What Kind of World Do We Live In?

I actually believe this to be the single most successful technique for social control in the 21st Century, convincing those most eager for change that it can only come through thrilling and glorious action, a battle of pure good versus pure evil. “Why bother voting on this boring bond issue? I’m not leaving the house for anything less than a war to overthrow capitalism! And don’t ask me to hang out unless you agree, I don’t befriend class traitors.”

The truth that the system is so afraid of us learning—and that we’re happy to let them keep from us—is that actually changing the world requires a stunning amount of tedious, quiet work, of dry reading and learning and organizing and slowly changing obstinate minds. Mathematically, this includes engaging at least some minds you previously considered ignorant or hateful. And this persuasion occurs, not through flashy performative acts, but by slowly earning trust until your opponents want to agree with you.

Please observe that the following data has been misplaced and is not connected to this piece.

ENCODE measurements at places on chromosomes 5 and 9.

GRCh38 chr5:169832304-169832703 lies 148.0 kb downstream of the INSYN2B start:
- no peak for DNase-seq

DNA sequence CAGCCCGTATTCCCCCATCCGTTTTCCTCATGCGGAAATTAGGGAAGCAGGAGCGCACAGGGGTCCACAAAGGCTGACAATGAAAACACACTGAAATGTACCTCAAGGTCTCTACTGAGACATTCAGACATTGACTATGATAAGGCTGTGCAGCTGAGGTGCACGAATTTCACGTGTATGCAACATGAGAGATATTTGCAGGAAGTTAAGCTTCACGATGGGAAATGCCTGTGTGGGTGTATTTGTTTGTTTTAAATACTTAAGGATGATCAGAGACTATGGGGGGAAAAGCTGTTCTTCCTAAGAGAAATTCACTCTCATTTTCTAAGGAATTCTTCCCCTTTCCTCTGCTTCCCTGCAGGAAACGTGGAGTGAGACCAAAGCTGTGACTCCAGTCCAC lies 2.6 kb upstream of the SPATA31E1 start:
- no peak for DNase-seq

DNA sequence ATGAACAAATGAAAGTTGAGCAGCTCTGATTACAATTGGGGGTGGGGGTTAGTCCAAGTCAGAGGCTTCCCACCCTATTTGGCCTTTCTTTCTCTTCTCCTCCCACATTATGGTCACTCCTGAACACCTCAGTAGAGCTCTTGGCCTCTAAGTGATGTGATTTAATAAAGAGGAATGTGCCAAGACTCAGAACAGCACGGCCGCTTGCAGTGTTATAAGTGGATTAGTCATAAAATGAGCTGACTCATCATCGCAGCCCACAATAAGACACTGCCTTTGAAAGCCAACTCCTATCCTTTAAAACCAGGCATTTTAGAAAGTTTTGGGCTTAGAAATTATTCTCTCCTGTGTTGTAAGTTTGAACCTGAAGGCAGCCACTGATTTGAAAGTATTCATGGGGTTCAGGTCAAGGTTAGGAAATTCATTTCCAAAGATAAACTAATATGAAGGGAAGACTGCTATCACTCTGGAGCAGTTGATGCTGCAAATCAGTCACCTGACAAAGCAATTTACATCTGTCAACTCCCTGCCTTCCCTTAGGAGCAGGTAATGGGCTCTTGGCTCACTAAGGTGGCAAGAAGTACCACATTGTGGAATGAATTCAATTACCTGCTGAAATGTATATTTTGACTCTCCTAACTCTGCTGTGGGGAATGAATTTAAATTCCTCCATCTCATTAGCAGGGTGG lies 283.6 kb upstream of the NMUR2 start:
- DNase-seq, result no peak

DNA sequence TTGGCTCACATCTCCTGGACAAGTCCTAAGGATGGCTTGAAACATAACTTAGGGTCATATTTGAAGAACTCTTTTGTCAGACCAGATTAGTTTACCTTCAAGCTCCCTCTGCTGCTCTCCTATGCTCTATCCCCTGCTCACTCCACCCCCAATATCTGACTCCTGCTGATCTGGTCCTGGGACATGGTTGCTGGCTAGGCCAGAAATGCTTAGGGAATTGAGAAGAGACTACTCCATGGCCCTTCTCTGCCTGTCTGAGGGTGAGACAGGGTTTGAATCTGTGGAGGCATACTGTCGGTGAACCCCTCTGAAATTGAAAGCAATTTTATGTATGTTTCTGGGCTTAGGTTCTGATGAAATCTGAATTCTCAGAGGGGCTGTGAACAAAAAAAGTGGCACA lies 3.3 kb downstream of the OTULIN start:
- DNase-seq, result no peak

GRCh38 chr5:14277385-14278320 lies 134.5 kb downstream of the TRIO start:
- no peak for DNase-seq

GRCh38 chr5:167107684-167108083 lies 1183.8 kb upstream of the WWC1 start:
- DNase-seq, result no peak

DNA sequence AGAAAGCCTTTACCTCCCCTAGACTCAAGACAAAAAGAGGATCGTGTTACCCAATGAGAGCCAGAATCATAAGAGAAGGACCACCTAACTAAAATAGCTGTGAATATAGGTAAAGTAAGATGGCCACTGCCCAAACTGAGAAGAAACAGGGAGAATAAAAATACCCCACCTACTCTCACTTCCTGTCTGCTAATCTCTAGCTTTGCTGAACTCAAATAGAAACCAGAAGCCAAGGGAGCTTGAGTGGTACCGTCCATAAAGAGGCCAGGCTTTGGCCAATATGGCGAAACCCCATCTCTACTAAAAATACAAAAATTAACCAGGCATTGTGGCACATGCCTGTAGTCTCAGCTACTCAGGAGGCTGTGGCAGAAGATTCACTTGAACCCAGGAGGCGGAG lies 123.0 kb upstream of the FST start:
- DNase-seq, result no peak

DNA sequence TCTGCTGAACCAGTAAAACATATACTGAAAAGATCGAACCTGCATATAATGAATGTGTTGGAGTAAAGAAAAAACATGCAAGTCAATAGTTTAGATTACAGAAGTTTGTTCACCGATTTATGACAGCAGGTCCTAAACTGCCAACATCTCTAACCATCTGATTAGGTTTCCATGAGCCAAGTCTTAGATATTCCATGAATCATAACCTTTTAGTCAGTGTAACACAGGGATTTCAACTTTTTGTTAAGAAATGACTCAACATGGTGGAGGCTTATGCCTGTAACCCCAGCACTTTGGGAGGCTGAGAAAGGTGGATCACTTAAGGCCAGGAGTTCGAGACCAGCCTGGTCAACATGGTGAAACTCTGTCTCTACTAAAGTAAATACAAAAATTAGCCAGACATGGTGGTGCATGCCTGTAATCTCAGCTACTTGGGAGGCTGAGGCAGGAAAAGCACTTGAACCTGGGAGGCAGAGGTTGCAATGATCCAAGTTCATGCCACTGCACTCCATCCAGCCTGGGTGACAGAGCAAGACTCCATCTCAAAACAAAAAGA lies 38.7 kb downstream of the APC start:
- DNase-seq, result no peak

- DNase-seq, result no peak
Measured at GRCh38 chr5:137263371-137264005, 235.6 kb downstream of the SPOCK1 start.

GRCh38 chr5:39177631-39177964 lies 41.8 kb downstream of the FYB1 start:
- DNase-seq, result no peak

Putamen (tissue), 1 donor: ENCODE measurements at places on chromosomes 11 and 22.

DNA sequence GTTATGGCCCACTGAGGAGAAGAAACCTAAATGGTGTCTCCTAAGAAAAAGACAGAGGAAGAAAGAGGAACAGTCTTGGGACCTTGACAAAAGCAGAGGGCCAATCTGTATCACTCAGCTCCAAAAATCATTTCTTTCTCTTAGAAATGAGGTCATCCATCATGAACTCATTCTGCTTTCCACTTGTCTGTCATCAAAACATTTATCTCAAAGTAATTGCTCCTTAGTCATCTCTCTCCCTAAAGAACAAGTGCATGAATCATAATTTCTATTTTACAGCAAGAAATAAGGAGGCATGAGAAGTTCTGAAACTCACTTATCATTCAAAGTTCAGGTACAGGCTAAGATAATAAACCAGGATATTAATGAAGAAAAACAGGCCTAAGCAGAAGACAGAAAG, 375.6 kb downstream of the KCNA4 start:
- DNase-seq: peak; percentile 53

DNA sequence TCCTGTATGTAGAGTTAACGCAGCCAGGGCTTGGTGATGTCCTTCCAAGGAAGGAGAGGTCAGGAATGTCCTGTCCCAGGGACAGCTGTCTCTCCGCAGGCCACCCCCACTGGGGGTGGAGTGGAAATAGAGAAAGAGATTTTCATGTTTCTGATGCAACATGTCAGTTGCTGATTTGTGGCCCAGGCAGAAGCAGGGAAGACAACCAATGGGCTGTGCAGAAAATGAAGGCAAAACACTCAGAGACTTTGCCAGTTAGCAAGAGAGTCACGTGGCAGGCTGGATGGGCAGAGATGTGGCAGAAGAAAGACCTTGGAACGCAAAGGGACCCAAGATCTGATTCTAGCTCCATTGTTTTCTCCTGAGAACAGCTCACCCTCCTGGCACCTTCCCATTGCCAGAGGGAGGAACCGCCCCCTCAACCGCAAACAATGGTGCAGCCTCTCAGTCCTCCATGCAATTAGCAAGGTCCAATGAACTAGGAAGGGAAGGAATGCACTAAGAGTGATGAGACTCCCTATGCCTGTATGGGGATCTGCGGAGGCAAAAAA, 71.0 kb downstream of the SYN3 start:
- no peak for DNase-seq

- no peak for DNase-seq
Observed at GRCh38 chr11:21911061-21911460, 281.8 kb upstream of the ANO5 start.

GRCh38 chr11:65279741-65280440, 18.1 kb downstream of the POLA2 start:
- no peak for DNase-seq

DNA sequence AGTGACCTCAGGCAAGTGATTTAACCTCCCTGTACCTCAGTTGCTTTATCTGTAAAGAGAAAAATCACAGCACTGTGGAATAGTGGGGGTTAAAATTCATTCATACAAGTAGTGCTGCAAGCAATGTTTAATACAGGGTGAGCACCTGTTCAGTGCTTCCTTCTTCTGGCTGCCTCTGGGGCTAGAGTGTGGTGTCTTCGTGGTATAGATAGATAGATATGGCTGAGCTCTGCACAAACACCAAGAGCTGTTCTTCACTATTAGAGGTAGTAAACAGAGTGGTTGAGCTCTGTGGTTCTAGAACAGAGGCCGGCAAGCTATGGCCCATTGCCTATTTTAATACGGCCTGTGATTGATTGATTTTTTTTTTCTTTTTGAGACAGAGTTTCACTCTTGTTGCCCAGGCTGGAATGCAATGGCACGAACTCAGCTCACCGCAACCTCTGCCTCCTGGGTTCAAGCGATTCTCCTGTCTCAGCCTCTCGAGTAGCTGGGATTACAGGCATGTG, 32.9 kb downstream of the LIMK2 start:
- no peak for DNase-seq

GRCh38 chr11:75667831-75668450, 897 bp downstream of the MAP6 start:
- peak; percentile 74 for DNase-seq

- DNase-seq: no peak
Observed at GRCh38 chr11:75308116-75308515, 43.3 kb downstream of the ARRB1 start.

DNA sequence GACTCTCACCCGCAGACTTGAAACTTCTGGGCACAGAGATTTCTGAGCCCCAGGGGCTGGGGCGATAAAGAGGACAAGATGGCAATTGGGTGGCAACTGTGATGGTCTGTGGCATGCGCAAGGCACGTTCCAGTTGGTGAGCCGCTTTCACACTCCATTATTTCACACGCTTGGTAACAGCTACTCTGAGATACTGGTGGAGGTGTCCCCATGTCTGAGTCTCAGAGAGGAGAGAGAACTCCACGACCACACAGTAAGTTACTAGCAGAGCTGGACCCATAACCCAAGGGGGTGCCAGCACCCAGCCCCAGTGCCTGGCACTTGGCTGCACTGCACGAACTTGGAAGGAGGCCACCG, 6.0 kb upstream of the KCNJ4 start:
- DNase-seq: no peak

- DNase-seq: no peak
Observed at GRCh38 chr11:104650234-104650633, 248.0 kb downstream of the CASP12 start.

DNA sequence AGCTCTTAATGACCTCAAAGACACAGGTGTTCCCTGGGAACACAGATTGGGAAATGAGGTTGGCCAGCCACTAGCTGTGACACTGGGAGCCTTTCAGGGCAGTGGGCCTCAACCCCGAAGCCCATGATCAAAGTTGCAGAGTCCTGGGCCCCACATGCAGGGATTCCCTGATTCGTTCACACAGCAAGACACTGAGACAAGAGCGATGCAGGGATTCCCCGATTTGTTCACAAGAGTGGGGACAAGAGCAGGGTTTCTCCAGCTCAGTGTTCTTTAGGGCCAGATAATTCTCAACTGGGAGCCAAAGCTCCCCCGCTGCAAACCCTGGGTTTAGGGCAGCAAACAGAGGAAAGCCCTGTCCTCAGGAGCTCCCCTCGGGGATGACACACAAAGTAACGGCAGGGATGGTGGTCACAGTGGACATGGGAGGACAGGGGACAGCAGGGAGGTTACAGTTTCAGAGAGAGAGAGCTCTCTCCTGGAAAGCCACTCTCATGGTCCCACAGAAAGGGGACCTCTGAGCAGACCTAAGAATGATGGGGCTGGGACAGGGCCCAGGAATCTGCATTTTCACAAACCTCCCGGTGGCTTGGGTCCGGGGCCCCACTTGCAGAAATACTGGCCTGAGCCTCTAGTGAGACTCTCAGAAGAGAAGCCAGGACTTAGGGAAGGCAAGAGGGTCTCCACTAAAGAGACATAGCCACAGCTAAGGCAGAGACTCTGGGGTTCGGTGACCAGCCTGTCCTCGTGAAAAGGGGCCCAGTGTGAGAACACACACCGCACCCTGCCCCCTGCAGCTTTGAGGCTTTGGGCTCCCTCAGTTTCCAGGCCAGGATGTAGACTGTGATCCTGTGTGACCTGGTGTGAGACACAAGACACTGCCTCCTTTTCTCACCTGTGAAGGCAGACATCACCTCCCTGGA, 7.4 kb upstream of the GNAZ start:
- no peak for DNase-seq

The system wants you to equate tedious work with neutered slavery and to equate liberation with sexy drama because it knows the opposite is true, that if you restrict yourself to flashy and dramatic solutions, you will be exactly as useful to the status quo as any other sedentary daydreamer. There is a reason the system has no problem feeding you a steady stream of fantasies about violently overthrowing it.

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